“Eid Mubarak” from Bangkok!
As an American of no particular faith, it nonetheless feels perfectly normal to share this cultural greeting with the utmost sincerity in June 2017. Despite our differences, and the challenges that continue to perplex us, I believe that we remain bound by a common humanity that can transcend division and promises a better future for all. And so, as the season of Ramadan draws to a close, please accept my very best wishes to people of all faith traditions, ethnicities, genders, creeds, languages, orientations, and other backgrounds for a peaceful year ahead.
You may wonder why I greeted you with a specifically Muslim salutation, and how I ended up here at the Rotary Peace Center at Chulalongkorn University? Like all of the Peace Fellows who have been so fortunate to find their way here, I was incredibly happy to learn this past year of my acceptance to this unique Rotary International certificate program (the only one of its kind in the world). In fact, it came as the perfect complement to the educational fieldwork I had been doing here in Asia for the past 10 months.
From last summer, I had the pleasure of serving as a WorldTeach volunteer at the Asian University for Women (AUW), a dynamic institution in Chittagong, Bangladesh that serves to educate bright and diverse young women in the liberal arts tradition. Including Bangladesh, students come to study from 15 different countries- from Bhutan to Afghanistan, Sri Lanka to Syria, Myanmar to Palestine. They bring an unbelievable amount of energy and enthusiasm to classes, along with their own cultural traditions. I taught in the Pathways for Promise program, which helps to prepare young women for the academic rigors of a university education. My students were from various underprivileged communities, including former garment factory workers, Chittagong Hill Tract minority group members, and Rohingya refugees.
It was my first time to live and teach in a majority Muslim country, as well as in South Asia, which brought its own period of adjustment and culture shock on my part. Although I had lived in Mexico and Japan (as a JET Program participant in Nagasaki and later as a Rotary Peace Fellow earning my MA in Tokyo), Bangladesh was much more of a developing country by comparison and presented its own set of challenges. Nonetheless, I really loved teaching there and I grew to love all my students as well. Although I have no children of my own, I pretty often felt like the father of 15 exceptionally independent and funny daughters all at once!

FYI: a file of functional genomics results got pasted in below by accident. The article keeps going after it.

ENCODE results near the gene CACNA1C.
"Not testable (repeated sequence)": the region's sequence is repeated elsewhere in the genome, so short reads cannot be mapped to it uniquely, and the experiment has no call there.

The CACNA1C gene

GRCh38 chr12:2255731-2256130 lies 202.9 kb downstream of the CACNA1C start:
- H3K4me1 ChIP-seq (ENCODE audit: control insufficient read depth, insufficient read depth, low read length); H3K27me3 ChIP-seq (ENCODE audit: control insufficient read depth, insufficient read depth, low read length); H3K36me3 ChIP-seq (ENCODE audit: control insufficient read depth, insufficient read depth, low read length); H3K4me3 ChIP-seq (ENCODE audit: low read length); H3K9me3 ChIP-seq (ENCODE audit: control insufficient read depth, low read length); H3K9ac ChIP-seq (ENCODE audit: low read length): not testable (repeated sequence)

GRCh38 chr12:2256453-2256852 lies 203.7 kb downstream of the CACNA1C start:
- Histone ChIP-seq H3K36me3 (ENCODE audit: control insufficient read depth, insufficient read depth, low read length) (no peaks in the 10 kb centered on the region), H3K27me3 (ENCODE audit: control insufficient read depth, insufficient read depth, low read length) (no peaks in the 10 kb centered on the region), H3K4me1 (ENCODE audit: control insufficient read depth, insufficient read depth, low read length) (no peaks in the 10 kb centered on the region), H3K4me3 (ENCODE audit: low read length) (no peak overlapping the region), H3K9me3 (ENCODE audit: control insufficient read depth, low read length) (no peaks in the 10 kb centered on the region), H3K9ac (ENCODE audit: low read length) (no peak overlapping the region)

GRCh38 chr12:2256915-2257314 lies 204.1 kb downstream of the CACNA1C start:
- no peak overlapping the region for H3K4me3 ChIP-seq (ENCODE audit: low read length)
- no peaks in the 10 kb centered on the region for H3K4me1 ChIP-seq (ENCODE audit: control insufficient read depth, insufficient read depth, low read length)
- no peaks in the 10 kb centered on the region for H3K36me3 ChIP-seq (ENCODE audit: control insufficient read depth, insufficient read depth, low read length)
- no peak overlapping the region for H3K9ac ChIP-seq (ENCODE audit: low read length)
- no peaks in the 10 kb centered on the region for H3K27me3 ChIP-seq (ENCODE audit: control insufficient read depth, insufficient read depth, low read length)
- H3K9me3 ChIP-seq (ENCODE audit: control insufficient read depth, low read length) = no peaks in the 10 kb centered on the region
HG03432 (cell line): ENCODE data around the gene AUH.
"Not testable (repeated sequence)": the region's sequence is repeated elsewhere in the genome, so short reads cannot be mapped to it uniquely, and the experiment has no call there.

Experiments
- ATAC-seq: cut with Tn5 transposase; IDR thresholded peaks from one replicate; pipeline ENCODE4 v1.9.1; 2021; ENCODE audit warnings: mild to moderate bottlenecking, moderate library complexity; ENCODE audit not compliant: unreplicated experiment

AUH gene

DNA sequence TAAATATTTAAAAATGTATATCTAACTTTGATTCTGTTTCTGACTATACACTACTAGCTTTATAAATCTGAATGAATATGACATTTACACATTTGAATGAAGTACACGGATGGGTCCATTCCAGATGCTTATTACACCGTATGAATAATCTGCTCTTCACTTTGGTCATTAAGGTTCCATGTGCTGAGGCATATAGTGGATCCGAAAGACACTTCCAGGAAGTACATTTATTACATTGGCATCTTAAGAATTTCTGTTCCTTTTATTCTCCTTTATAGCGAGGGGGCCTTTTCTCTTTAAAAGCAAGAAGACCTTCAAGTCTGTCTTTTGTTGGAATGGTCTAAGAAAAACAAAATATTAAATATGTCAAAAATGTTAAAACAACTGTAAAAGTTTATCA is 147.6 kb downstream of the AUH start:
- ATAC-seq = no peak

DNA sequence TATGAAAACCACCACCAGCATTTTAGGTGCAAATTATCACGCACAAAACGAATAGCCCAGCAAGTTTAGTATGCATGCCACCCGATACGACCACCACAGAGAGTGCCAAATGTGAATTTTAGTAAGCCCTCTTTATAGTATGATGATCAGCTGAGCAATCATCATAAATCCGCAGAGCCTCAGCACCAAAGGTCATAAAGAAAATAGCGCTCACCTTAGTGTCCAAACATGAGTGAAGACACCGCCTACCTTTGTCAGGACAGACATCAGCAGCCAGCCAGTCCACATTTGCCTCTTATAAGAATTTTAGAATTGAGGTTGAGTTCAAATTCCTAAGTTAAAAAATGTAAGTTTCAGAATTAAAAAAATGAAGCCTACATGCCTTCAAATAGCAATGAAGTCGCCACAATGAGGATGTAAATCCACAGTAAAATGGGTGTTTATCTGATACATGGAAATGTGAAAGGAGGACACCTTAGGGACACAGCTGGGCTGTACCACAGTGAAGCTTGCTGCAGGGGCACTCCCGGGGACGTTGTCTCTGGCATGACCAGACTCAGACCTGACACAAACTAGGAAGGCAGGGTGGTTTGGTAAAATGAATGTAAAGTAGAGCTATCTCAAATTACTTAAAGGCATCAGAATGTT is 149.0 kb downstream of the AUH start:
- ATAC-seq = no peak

As a follow-on to this remarkable experience in Bangladesh, I was also elated to learn that I had been awarded my place in Class 23 of the Rotary Peace Fellows here at Chulalongkorn University in Bangkok. After serving in Bangladesh, I knew it would be another great opportunity to deepen my practical knowledge of peace and conflict studies while continuing to broaden my regional focus on the different areas of the vast Asian continent. I am eternally thankful to Rotary International for having granted me this ideal chance, as well as my sponsor district in the US (7770) and my host district in Bangkok (3350).
Unlike most Peace Fellows who have studied here at Chulalongkorn, I have also had the good fortune to serve as a Rotary Peace Fellow once before. From 2010-12, I was a Fellow at International Christian University (ICU) in Tokyo, Japan. I was quite happy to have been selected to earn my MA in Peace Studies there in Japan, and I made truly brilliant friends and colleagues during my two years at ICU and beyond. Over the span of two years, I took many interesting classes, as well as two internships and one disaster relief experience in northeast Japan after the earthquake and tsunami disaster on 2011.
In the years between my graduation from ICU and my arrival here in Bangkok, my life’s path took me first to NYC. Continuing both my Japan and ICU connections, I worked to support ICU through the Japan ICU Foundation in NYC for the next four years. It was tremendously fulfilling and I learned a lot of invaluable insight about how foundations operate. I also lived at International House NY and stayed active in local Rotary clubs in the area. However, I realized that I needed more education-based fieldwork in my career path, outside of major metropolises like Tokyo and NYC, so I was motivated to seek out my volunteer opportunity at AUW in Bangladesh.
Following on my year of service with AUW, I am particularly humbled to continue on my path of discovery in Asia, in this new role as a Rotary Peace Fellow here in Thailand. I am absolutely thrilled to be part of 24 amazing colleagues from 20 different countries across our shared planet, as well as our absolutely outstanding faculty and staff here at the Rotary Peace Center in Bangkok. Entering into our third week, we have already had some invaluable lectures, readings, and workshops in areas like trauma, self-care, gender and peace, and various conflict analysis models. Moving forward, we will continue to integrate this excellent knowledge on practical peacebuilding from our visiting professors into our own individual conflict analysis models and presentations.
Last, but certainly not least, please allow me to thank all of the wonderful members of Rotary International who make these unique Rotary Peace Fellowships possible. Without you and your extremely generous financial support, none of us from classes 1 to 23 ever would have been here.
Thank you and “Khob Khun Krup” from Chulalongkorn University!
Mark Flanigan – USA
Rotary Peace Fellow – Class 23